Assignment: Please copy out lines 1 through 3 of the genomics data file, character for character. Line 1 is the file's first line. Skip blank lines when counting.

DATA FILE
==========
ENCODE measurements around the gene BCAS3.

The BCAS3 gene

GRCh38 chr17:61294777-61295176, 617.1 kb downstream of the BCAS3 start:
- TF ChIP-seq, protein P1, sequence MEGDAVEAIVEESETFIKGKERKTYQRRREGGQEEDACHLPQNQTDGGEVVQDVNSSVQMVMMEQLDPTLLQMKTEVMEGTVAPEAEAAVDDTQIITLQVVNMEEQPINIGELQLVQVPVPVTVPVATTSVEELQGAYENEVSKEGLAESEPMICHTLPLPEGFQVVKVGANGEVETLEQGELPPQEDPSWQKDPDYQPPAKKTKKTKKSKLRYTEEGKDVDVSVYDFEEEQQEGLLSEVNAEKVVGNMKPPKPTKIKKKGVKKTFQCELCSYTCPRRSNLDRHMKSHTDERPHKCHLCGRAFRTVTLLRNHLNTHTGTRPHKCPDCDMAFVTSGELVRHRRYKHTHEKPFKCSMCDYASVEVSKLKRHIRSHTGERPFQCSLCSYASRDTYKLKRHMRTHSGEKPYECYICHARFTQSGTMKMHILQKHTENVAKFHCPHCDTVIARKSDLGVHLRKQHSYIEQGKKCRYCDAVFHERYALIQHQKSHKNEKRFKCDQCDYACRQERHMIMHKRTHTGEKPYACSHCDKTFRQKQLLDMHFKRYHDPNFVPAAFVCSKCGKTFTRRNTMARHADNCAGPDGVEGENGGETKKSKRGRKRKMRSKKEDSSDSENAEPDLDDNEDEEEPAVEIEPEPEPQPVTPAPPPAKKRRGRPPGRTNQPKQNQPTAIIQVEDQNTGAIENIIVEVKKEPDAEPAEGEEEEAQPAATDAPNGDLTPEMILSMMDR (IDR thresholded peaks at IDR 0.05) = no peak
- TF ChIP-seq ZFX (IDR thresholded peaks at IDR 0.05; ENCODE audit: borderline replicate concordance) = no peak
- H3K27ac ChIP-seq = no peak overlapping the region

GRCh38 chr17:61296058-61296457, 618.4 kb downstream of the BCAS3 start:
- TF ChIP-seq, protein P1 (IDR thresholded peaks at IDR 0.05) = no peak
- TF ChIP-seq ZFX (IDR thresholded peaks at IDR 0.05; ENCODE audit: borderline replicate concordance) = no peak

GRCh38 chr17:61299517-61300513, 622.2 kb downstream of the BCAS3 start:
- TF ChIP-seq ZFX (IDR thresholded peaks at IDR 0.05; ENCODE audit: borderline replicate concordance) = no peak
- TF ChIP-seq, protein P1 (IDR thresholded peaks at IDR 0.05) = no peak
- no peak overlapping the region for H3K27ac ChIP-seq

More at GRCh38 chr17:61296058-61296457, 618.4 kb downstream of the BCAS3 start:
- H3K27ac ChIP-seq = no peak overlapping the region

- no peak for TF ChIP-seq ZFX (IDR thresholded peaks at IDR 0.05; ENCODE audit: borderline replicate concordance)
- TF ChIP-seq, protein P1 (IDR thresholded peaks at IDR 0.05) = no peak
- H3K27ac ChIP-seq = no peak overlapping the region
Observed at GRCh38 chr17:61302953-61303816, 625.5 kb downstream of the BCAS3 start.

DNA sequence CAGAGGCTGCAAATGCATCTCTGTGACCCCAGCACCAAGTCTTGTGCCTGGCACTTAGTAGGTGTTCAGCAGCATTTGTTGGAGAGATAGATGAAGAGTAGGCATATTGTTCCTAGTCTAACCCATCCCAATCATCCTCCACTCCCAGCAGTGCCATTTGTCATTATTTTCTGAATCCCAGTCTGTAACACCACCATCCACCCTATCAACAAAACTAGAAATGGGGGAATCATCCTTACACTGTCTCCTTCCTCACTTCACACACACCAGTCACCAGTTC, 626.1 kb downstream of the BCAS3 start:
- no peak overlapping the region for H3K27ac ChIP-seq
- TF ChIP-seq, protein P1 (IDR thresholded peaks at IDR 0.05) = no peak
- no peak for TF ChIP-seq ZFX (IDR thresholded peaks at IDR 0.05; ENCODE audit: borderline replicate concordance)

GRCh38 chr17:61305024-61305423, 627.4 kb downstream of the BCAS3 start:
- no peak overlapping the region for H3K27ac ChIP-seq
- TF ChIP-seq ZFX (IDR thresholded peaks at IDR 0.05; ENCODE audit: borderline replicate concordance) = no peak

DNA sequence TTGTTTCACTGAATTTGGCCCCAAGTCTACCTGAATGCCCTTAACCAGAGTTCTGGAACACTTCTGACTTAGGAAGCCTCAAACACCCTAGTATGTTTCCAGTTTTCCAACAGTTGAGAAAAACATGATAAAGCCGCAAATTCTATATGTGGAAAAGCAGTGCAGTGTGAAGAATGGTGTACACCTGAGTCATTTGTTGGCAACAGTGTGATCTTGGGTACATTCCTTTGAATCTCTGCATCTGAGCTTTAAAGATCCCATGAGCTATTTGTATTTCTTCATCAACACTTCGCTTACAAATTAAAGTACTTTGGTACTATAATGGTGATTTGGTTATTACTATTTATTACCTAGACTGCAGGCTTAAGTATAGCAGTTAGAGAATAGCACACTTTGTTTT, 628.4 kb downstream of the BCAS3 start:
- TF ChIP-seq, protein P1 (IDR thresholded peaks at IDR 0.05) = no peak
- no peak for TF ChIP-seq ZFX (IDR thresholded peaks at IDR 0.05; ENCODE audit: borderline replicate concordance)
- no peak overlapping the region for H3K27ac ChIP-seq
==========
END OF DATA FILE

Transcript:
ENCODE measurements around the gene BCAS3.

The BCAS3 gene

GRCh38 chr17:61294777-61295176, 617.1 kb downstream of the BCAS3 start: